swerable sequestration ; or, what seems to me prefer-
able, it was a violent commencement, and thou shalt see an
answerable sequel.

JOHNSON. I believe the poet uses sequestration for sequel. He might conclude that it was immediately derived from sequor. Sequestration, however, may mean no more than separation. So, in this play" a sequester from liberty."

Steevens. 686. -as luscious as locusts-] Whether you understand by this the insect or the fruit, it cannot be given as an instance of a delicious morsel, notwithstanding the exaggerations of lying travellers. The true reading is lohocks, a very pleasant confection introduced into medicine by the Arabian physicians; and so very fitly opposed both to the bitterness and use of coloquintida.

WARBURTON. The censure of the learned Bishop upon travellers is here certainly misplaced ; nor is he more fortunate in his proposed emendation. That viscous substance which the pod of the locust contains, is, perhaps, of

all

all others the most luscious. From its likeness to honey, in consistency and flavour, the locust is called the honey-tree also. Its seeds, enclosed in a long pod, lie bedded in the juice.

Hender. 687. - bitter as coloquintida.] The old quarto reads—as acerb as coloquintida.

STEEVENS. 694. --betwixt an erring Barbarian. -] We should read errant; that is, a vagabond, one who has no house nor country.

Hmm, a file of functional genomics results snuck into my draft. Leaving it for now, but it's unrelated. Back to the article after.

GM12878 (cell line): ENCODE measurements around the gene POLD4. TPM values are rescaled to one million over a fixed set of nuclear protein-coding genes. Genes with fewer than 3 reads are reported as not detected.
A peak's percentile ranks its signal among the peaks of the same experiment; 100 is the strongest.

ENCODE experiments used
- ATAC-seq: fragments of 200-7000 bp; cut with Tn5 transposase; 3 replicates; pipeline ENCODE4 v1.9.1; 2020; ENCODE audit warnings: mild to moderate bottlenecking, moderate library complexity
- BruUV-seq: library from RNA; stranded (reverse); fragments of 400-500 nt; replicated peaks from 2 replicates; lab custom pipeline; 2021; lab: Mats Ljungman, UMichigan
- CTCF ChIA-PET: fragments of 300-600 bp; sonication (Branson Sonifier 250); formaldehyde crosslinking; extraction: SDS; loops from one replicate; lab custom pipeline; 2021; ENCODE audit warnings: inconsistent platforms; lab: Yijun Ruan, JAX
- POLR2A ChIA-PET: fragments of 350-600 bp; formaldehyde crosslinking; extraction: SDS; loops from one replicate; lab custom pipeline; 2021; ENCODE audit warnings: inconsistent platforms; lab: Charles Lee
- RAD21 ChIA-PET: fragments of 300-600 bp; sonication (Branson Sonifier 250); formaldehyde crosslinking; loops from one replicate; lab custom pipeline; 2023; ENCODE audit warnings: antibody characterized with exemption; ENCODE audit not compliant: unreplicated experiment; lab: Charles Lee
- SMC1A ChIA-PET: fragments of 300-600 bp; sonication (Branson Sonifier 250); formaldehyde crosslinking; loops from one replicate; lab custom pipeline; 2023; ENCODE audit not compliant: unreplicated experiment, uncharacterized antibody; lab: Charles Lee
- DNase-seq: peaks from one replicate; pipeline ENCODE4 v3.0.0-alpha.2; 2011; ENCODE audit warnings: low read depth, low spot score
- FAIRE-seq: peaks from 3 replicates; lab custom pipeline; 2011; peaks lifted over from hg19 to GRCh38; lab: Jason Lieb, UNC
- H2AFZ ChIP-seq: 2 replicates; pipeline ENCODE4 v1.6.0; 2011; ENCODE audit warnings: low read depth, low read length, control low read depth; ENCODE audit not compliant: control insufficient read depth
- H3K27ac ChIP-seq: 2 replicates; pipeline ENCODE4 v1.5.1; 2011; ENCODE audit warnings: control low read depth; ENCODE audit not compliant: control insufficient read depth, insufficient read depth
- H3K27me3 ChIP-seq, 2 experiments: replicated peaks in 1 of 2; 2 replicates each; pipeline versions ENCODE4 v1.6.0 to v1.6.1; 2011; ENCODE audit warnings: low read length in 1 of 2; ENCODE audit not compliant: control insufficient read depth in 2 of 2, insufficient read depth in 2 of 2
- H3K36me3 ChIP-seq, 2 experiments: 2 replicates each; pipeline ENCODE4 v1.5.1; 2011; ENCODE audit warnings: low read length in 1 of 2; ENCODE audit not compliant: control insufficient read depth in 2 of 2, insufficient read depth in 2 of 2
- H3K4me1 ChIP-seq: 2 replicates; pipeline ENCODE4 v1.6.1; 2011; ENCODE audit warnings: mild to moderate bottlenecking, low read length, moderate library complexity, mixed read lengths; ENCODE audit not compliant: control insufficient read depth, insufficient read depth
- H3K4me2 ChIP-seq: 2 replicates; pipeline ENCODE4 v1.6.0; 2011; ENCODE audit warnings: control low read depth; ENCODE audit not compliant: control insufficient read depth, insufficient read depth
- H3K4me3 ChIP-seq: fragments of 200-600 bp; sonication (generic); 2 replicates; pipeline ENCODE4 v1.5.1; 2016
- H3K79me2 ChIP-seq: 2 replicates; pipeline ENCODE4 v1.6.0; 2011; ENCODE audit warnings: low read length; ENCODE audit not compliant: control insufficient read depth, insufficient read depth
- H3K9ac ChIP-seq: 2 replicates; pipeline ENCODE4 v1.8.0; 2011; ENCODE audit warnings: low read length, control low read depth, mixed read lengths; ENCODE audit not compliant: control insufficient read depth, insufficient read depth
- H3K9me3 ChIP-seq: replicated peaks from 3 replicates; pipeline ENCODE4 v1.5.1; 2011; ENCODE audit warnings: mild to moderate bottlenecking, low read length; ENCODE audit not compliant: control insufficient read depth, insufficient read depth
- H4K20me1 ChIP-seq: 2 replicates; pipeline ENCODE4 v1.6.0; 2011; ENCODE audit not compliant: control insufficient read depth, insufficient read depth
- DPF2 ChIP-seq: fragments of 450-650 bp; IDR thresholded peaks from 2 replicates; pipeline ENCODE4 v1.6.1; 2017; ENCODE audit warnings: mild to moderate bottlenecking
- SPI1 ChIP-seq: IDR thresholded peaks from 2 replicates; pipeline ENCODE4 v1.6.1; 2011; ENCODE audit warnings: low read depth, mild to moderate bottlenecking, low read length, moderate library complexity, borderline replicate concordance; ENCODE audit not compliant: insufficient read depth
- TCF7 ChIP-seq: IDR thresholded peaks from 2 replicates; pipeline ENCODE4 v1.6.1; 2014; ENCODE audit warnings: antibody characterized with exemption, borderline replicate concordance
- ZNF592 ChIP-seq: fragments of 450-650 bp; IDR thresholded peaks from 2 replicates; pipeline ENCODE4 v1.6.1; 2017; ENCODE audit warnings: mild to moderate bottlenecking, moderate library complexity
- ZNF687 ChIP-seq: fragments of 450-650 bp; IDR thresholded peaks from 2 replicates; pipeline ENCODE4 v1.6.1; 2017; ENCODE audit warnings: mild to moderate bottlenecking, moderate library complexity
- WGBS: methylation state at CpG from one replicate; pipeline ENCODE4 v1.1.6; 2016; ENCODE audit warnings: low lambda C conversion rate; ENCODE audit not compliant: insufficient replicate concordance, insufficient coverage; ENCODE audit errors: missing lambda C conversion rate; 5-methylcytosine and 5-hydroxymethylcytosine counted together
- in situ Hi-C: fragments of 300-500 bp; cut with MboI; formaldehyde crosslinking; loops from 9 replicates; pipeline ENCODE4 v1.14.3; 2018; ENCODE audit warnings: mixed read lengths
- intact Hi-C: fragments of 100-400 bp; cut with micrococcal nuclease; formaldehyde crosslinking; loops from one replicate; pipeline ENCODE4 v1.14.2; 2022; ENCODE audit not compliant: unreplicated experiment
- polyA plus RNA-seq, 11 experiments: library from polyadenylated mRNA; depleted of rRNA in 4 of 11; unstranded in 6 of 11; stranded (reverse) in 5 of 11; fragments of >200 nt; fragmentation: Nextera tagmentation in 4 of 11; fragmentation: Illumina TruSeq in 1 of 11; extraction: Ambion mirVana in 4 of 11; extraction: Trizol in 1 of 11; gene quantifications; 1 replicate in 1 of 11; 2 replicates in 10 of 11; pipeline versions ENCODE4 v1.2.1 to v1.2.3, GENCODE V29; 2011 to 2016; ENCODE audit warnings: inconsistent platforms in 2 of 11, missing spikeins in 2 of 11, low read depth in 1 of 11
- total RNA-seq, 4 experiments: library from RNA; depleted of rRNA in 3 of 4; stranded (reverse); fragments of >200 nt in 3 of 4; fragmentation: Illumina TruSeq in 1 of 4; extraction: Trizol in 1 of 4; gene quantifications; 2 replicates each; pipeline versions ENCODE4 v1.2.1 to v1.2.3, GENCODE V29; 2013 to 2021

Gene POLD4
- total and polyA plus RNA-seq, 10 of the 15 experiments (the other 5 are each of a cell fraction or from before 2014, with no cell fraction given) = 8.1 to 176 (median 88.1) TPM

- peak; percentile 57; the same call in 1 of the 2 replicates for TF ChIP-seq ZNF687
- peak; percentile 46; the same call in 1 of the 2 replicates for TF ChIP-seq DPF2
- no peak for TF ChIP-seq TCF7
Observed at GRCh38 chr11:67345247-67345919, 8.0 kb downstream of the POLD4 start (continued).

WARBURTON. Hanmer reads, arrant. Erring is as well as either.

JOHNSON. So, in Hamlet:

“ Th'extravagant and erring spirit hies
“ To his confine."

STEEVENS. An erring Barbarian; perhaps meaning a rover from Barbary. He had before said, “You'll have your daughter covered with a Barbary horse." MALONE.

The word erring is sufficiently explained by a passage in the first scene of the play, where Roderigo tells Brabantio that his daughter was

Tying her duty, beauty, wit, and fortune,

To an extravagant and wheeling stranger.
Erring is the same as erraticus in Latin.

The word erring is used in the same sense in some of Orlando's verses in As You Like It:

“ Tongues I'll hang on ev'ry tree,
“ That shall civil sayings shew;
“ Some, how brief the life of inan
“ Runs his erring pilgrimage."

MonCK MASON,

700. -If I depend on the issue?] These words are wanting in the first quarto.

STEEVENS. 705. -conjunctive.] · The first quarto reads, communicative.

STEEVENS. 715 What say you?] This speech is omitted in the folio.

STEEVENS. 717. I am chang’d.] This is omitted in the folio.

STEEVENS. 718. Go to; farewel : put money enough in your purse.] The folio omits this line.

STEEVENS. 729. -to plume up, &c.] The first quarto reads to make up, &c.

STEEVENS. 735. The Moor is of a free and open nature,] The first quarto reads,

The Moor, a free and open nature too,
That thinks, &c.

STEEVENS,

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ACT II.

Line 8. _WHEN mountains melt on them,] Thus the folio. The quarto reads,

" when the huge mountain melts." This latter reading might be countenanced by the following passage in the Second Part of King Henry IV.

-the